the above authorities, the evidence was sufficient for the court to charge on conspiracy and also to authorize the jury to find that a conspiracy existed between the defendant and Cozzalino to assist him in escaping and to conceal him thereafter. To warrant the court in charging the jury on a given topic it is not necessary that the evidence should shine upon it with a clear light but "it is enough if glimpses of it be afforded by the evidence." Brown v. Matthews, 79 Ga. 1 (2) (4 SE 13). The court did not err in charging the law of conspiracy.
2. "When, in a legal investigation, information, conversations, letters and replies, and similar evidence are facts to explain conduct and ascertain motives, they shall be admitted in evidence, not as hearsay, but as original evidence." Code 38-302. During the legal investigation by police officers, based upon information received from an informant, a search warrant was taken out for the apartment of the mother of the accused, and as a result, the escaped convict was found. A detective testified that an informant had told him that the accused took the escaped convict from the Talmadge Memorial Hospital to his mother's home. The information received from the informant is only allowed to be used in evidence to explain the conduct of the police officers in obtaining the search warrant of the mother's premises, which is admitted in evidence not as hearsay, but as original evidence as to why he obtained the search warrant. However, it is noted that the accused failed to object to this evidence as hearsay with no probative value to show the accused guilty of the crime but merely objected that the information given the police by the informer would be inadmissible for obtaining the warrant. Counsel should have objected to the allowance of this testimony as pure hearsay with no probative value when the question was asked: "Did the informer tell you who took him from Augusta . . .?" and "Whom did he tell you?" Since the accused failed to properly object to the allowance in evidence of this testimony the special ground of the amended motion for new trial complaining thereof is not meritorious.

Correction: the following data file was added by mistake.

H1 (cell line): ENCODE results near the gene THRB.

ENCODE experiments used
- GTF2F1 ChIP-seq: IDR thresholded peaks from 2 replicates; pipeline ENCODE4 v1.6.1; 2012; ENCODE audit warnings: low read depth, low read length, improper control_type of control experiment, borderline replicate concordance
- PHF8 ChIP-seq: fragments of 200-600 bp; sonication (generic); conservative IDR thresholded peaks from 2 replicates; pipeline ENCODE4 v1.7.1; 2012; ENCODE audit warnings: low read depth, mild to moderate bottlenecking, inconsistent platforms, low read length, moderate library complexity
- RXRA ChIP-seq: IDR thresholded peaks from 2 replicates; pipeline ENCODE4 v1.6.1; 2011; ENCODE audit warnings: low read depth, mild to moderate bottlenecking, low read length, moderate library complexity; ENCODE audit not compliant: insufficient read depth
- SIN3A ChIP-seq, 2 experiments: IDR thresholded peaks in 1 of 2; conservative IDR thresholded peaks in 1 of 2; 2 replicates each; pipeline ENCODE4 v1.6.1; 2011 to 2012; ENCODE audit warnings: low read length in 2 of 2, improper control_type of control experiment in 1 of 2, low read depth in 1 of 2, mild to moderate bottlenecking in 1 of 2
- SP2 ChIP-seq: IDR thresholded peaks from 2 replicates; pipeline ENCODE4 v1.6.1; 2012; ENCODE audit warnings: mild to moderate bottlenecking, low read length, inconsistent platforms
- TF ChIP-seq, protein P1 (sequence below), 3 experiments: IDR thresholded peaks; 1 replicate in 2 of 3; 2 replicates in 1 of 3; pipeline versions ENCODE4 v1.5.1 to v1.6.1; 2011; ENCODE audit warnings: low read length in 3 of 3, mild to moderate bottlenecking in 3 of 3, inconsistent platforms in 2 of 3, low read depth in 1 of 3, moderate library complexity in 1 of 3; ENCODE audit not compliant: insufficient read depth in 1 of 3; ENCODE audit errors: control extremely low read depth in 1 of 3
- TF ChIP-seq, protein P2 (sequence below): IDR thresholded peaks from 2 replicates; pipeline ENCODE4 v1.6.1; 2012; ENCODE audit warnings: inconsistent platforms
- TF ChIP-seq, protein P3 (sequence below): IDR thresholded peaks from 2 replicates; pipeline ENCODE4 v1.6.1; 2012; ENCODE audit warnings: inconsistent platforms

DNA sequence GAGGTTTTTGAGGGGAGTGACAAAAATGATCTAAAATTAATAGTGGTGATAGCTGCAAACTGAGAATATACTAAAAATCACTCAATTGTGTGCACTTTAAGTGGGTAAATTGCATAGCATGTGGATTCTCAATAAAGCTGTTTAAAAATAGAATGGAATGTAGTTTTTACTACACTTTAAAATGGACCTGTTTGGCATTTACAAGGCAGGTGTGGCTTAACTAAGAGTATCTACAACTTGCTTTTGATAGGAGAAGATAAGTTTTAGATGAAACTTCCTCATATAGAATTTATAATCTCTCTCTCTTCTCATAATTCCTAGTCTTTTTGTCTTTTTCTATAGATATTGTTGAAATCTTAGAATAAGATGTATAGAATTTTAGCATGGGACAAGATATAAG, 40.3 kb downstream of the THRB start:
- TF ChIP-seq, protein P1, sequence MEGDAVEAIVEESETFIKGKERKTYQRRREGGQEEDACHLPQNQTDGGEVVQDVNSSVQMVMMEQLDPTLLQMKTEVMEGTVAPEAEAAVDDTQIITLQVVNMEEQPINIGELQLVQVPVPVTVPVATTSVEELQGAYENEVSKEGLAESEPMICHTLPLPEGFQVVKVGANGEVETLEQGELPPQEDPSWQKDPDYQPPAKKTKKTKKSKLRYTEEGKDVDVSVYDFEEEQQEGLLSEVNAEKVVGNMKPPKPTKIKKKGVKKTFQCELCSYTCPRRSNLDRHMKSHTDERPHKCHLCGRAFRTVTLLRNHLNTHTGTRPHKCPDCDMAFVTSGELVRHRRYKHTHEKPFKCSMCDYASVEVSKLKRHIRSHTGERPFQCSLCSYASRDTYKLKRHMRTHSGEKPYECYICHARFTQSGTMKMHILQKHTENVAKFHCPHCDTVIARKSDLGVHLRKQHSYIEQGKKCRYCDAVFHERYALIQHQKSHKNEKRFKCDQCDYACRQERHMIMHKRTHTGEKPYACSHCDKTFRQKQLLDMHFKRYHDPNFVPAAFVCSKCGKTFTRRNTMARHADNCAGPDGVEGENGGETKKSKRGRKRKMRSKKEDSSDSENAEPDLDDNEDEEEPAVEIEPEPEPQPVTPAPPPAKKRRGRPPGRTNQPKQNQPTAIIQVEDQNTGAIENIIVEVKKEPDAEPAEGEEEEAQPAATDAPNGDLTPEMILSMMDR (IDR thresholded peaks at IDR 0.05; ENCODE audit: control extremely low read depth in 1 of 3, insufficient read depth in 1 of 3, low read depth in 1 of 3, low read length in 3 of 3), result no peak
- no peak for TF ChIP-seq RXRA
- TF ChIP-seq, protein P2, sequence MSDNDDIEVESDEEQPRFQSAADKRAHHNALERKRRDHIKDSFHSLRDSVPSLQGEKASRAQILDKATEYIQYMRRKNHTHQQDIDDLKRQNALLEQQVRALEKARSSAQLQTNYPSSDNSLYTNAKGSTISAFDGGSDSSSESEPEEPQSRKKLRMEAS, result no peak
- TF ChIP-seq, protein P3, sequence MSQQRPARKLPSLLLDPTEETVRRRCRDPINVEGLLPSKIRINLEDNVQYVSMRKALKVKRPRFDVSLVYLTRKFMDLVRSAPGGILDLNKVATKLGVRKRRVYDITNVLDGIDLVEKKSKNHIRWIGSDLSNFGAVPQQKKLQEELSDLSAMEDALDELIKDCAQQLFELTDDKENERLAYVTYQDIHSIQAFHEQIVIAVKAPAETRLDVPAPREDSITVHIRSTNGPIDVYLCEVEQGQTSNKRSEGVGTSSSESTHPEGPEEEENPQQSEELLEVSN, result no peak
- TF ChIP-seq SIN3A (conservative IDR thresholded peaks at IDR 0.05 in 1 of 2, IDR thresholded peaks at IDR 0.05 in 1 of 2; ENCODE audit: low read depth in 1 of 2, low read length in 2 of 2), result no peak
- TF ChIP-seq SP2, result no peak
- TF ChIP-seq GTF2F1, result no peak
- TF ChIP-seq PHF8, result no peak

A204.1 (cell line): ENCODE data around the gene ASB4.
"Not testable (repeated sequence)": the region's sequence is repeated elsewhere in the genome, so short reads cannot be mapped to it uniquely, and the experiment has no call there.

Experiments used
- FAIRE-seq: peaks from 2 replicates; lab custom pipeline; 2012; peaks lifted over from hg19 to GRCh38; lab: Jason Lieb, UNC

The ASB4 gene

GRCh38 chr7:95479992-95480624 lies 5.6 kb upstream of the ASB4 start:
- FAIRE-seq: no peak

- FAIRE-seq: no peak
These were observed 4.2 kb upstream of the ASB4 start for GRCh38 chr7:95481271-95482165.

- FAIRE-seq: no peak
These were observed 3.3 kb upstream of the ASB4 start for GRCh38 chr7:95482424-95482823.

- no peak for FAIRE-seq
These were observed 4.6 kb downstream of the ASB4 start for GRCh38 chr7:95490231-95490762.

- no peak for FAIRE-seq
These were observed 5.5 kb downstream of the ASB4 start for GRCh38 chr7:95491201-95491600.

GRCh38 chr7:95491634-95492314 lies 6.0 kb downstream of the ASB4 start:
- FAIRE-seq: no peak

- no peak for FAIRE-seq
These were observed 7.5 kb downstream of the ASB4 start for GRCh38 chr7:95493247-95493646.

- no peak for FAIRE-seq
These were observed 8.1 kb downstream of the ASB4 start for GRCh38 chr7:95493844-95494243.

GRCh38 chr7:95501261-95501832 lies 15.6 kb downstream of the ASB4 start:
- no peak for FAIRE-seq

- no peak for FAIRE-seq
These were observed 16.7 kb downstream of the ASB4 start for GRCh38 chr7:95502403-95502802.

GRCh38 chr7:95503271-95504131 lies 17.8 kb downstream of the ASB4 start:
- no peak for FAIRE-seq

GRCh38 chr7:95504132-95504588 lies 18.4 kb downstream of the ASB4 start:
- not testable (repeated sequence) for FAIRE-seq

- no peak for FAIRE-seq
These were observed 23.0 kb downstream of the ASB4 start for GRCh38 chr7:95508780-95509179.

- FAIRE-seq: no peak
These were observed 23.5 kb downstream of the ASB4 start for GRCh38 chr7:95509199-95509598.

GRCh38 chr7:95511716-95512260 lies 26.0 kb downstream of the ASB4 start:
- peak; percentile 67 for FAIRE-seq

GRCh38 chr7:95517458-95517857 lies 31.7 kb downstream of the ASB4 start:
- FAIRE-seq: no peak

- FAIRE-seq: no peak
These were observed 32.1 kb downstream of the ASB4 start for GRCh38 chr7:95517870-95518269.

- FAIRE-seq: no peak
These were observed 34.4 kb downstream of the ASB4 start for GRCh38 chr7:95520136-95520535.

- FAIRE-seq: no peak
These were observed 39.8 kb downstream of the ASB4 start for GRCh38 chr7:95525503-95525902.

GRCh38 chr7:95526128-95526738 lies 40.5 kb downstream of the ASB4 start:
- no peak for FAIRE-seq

3. When the record of the court in which a case is being tried is material evidence in a case, it may be proven by the production of the record itself, and a certified copy is not necessary. Sheppard v. State, 95 Ga. App. 507 (2) (98 SE2d 169); Sellers v. Page, 127 Ga. 633 (5) (56 SE 1011); Reed v. Reed, 202 Ga. 508, 514 (43 SE2d 539). See also Code 35-304. None of the errors enumerated on the allowance in evidence of the various indictments from the same court involving the prisoner and the accused, the same being material to the issue here, is meritorious.
4. The conviction here was based largely upon circumstantial evidence. In order for a conviction based upon circumstantial evidence alone to be upheld the proved facts must exclude every other reasonable hypothesis save that of the guilt of the accused and be consistent with the hypothesis of guilt. Code 38-109; Worley v. State, 91 Ga. App. 663 (1) (86 SE2d 702). But the circumstances need not remove every possibility of the defendant's innocence. See Eason v. State, 217 Ga. 831 (125 SE2d 488). The evidence, in substance, discloses: The prisoner was planning to escape, made statements he had a friend outside, and mentioned Walden's name. A few days before the escape, the accused visited the prisoner under an assumed name at the Reidsville State Penitentiary. When he found out he was going to Augusta, he requested another prisoner to call the accused at the telephone located at the home of the accused in Atlanta, and tell him or anyone who answered that he was going to the hospital in Augusta. The accused was seen in the hospital a few minutes before the prisoner escaped, where he spoke to a guard in the lobby and walked very close to the prisoner. Shortly before the arrest of the convict in the home of the mother of the accused, male voices were heard through the walls of the adjoining apartment and one of the voices sounded like that of the accused. He was also seen in a white car, or off-white car, with another man and a little girl, in the vicinity of his mother's apartment shortly before the prisoner was found there. The evidence is therefore sufficient to authorize the jury to find that the defendant aided the convict in his escape and thereafter concealed and harbored him. In Moore v. State, 94 Ga. App. 210, 212 (94 SE2d 80), it is held: "To receive, harbor, conceal, assist or protect one guilty of a crime at common law carried with such acts the connotation of giving aid or assistance to the criminal in order to enable him to escape the consequences of his crime such as enabling him to avoid arrest, prosecution, or punishment." Hence, the act of helping to escape, which, in effect, helps to avoid punishment, is merged into and is also a part of the crime of harboring, concealing and receiving. The evidence was sufficient to support the verdict, and the general grounds of the motion for new trial are not meritorious.
5. Having considered every enumeration of error argued by counsel and finding no harmful errors, the judgment is
Lewis R. Slaton, District Attorney, J. Roger Thompson, Tony H. Hight, for appellee.
Stanley H. Nylen, for appellant.
ARGUED OCTOBER 7, 1969 -- DECIDED FEBRUARY 6, 1970.
Friday May 22 17:15 EDT